So you haven’t got the stamina for a week. What else can you do? Well, there is always the record of one object in daylight. Take six shots, one every two hours, of your house, for example, starting at 6 a.m. You will see how the different time of day produces different light, the sun’s movement produces different shadows and again, by mounting them side by side, in order from the left, you will have produced a work of art in one day! But mark the spot where you shoot from, so you have the same items in it.
So you don’t want to spend a day getting your definitive time lapse shots, so look at taking one hour. In that time you can document the progress of a snail along a wall, or serial shots of people walking down the street, or the way your beer glass empties. Just light it from behind with natural lighting to get the best effect. Probably repeat this a few times over a Sunday, with the final shot being a glass of water and two headache tablets.
So the choice of subject is totally under your control, and the way you mount the shots is also your control. Do get them mounted. Great wall art will ensue.


Update May 7, 2016

Photographic equipment made to measure

Black velvet.

The son of an old friend of mine is showing a remarkable talent for photography. However, like all young photographers he is experimenting in just how he gets his images, and trying at the same time to come up with something completely original.
To assist all budding photographers, would you believe me when I say that you can get a very valuable piece of photographic equipment at the local Indian tailors? Probably not, but you really can buy something there which is of inestimable value for special effects in photography.
Indian tailors fit into low budget special effects photography, and when I say “low budget”, that is exactly what I mean. In my personal library I have books that claim to do just that and then go on about the “low budget” equipment required – an enlarger, registration table with registration pins, copy stand and photo floods and studio strobes. Hardly what I would call low budget! However, it is possible to produce many special effects photos without having to purchase expensive equipment. The first item you need is a roll of black velvet.
Black velvet is one of the easiest ways to introduce some very different effects into your photographs. The secrets behind the use of this material include the facts that it is non-reflective, it does not affect exposure values when taking the shot and shadows do not register on it.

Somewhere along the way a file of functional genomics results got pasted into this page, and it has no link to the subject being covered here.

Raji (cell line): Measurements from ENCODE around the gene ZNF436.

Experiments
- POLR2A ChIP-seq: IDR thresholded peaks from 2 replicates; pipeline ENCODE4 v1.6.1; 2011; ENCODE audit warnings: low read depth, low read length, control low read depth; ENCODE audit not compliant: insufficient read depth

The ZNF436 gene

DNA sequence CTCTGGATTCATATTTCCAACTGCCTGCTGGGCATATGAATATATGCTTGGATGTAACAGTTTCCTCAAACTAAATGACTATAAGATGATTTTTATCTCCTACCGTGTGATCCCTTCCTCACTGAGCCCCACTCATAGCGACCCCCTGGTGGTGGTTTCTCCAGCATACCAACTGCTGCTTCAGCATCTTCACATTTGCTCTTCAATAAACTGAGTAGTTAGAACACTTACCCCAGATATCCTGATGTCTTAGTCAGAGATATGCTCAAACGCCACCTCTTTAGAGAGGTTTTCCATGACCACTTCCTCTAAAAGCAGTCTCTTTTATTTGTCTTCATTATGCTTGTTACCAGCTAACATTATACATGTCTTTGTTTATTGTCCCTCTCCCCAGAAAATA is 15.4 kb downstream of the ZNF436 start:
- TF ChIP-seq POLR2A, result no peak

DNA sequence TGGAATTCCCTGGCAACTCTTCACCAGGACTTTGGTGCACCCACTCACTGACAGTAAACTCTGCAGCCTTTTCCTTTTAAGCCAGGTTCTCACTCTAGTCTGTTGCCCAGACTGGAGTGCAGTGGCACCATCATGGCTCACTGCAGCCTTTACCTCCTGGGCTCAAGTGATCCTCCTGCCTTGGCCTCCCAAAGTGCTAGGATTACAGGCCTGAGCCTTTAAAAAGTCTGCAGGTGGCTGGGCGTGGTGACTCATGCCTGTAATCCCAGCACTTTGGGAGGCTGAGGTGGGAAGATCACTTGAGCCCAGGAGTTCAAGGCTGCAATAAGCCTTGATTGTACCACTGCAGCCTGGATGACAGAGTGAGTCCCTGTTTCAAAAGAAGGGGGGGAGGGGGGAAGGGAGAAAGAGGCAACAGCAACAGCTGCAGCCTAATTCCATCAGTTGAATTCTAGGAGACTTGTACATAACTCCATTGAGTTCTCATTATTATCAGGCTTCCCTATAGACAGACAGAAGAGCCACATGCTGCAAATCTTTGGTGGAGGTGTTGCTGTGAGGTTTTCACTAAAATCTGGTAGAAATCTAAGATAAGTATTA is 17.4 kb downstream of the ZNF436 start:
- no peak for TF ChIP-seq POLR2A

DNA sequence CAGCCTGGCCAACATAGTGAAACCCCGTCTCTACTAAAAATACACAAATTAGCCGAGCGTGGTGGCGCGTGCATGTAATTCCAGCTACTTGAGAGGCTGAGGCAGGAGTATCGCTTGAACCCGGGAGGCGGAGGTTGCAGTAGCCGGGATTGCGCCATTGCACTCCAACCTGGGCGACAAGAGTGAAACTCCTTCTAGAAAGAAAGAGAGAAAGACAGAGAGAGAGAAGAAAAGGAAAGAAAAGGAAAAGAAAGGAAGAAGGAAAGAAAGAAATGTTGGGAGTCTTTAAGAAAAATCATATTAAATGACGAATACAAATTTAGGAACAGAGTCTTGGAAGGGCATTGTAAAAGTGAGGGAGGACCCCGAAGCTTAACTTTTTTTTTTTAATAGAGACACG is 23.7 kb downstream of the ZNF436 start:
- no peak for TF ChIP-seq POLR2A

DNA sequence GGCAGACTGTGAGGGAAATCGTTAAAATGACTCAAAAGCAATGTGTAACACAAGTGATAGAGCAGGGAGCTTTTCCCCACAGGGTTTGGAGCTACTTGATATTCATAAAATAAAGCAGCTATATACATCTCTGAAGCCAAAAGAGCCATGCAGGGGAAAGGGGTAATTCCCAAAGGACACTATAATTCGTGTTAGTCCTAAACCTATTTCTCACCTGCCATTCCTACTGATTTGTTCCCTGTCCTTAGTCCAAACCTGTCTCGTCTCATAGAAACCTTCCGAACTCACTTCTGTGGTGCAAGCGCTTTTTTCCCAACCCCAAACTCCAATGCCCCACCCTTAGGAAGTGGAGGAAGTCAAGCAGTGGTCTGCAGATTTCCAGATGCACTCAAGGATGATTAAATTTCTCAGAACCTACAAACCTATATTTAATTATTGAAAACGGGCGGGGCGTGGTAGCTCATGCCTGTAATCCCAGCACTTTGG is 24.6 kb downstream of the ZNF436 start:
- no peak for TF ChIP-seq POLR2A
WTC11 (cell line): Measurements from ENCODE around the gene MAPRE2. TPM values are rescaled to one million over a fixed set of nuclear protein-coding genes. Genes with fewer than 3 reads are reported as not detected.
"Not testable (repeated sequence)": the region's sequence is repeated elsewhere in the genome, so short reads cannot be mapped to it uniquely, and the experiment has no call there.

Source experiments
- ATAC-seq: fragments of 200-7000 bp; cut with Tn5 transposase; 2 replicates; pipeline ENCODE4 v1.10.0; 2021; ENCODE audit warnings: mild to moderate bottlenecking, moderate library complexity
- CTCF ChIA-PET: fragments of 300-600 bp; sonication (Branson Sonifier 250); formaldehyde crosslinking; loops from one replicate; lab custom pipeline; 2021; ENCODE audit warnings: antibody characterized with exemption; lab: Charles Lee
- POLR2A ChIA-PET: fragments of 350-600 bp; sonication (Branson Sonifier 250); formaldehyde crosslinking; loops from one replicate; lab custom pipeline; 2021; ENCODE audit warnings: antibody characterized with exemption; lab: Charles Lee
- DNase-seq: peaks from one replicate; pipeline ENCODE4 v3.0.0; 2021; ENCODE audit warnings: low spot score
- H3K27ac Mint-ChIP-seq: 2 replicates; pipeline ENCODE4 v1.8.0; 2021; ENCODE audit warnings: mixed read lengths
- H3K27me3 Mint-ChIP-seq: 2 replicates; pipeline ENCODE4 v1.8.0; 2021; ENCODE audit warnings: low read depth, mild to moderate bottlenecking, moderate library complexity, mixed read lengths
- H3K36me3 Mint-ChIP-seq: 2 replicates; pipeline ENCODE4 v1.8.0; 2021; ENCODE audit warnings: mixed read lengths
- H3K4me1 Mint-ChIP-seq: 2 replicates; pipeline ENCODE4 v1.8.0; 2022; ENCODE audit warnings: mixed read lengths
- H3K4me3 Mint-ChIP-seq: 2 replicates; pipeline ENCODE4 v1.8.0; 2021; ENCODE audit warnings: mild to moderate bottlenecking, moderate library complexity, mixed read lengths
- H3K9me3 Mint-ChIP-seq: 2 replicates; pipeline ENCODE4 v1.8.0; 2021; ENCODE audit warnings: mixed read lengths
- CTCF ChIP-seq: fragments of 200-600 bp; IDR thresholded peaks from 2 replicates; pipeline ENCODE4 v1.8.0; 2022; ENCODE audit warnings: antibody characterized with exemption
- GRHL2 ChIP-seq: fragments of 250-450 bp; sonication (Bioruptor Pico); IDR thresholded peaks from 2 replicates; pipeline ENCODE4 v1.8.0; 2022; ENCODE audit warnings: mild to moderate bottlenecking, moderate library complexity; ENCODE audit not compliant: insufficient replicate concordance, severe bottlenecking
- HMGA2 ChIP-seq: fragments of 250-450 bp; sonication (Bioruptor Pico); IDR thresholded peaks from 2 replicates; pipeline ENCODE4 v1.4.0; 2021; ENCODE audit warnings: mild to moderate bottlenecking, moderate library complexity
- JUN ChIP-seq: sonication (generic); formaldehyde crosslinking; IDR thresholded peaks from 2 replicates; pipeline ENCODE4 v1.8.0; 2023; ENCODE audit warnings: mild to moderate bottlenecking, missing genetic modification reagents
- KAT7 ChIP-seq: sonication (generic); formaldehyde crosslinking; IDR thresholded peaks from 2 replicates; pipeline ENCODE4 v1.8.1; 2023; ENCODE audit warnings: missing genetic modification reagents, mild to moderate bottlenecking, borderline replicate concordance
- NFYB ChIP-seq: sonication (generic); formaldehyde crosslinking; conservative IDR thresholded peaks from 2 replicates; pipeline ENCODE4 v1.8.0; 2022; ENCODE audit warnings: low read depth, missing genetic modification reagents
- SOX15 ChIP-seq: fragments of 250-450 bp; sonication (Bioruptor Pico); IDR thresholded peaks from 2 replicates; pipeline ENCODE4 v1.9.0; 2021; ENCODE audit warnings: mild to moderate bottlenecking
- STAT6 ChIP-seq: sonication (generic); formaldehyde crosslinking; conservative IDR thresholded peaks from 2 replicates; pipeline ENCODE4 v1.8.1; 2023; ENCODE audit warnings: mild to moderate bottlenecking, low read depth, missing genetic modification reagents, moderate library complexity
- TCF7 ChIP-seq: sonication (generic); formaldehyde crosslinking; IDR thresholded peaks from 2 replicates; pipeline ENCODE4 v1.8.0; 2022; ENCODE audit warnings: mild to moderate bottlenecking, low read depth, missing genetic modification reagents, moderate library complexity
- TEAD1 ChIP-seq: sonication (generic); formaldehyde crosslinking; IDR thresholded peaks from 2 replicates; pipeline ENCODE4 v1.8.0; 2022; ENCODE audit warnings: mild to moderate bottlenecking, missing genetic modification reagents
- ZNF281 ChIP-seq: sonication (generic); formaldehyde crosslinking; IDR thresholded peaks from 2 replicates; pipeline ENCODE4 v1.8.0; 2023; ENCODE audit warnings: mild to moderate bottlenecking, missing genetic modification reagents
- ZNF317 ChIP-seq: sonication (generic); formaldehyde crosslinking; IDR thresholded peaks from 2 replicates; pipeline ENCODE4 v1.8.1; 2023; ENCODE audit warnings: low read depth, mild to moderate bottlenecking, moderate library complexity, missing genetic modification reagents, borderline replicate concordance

Because it does not affect the final image, this makes black velvet the ideal material to use as a background when you wish to combine images, or do other special effects using Photoshop or whatever is your favorite graphics package.
Here are just a few ideas you can do with black velvet. Simple double exposure in the camera becomes very easy with this material in the background. Set your camera in the double exposure mode (or if you have not got one, select “B” for time exposure). Position the subject to one side of the picture and pop the flash to take the shot. Now reposition the subject on the other side of the picture and shoot again. You will have two perfect shots on a perfectly black background. (For those using the “B” setting you have to have the room dark and the camera on a tripod. Cover the lens between taking the shots to stop extraneous light coming into the camera too, but it is possible to get excellent double exposures in this way.)
Another use for black velvet is in making pictures of light trails. These can be very spectacular special effects pictures and are very easy to make. Stick the black velvet on the ceiling and suspend a torch from the center. With the camera facing upwards, twirl the torch and record its movement for ten seconds or so. You have just made a totally original image!
Photo montage is another simple effect you can produce, using the black velvet as the background. Here you let your creative self run riot. You can produce any picture you want, whether it be yourself standing on top of the Statue of Liberty or three elephants standing on a beach ball – you are in total control!
With this type of special effect you have to cut out the elements you want from other pictures, be they prints or magazine photos or whatever. Cut carefully and then run a black felt-tip pen around the edges (See why? It will sit on black velvet!) and you are ready to combine all your subjects.
Put your composition (photo montage) together and positioning your camera above the montage, look carefully through the viewfinder. This is how the shot will look, remember (WYSIWYG). Reposition any items at this stage. Next important item is to keep the camera back parallel with your background as this will keep all the elements in focus. Now shoot! Three exposures half a stop apart.
If you find the direct flash gives you a reflection problem, you can use household “floodlights”, one each side at 45 degrees to the surface. You will get a “warm” color cast, but since you are producing “surreal” photographs, it does not really matter. Have fun this weekend, after you’ve been to the tailors!


HEADLINES [click on headline to view story]

Digitally polarized

The Dangers in Photography

Just in time?

Photographic equipment made to measure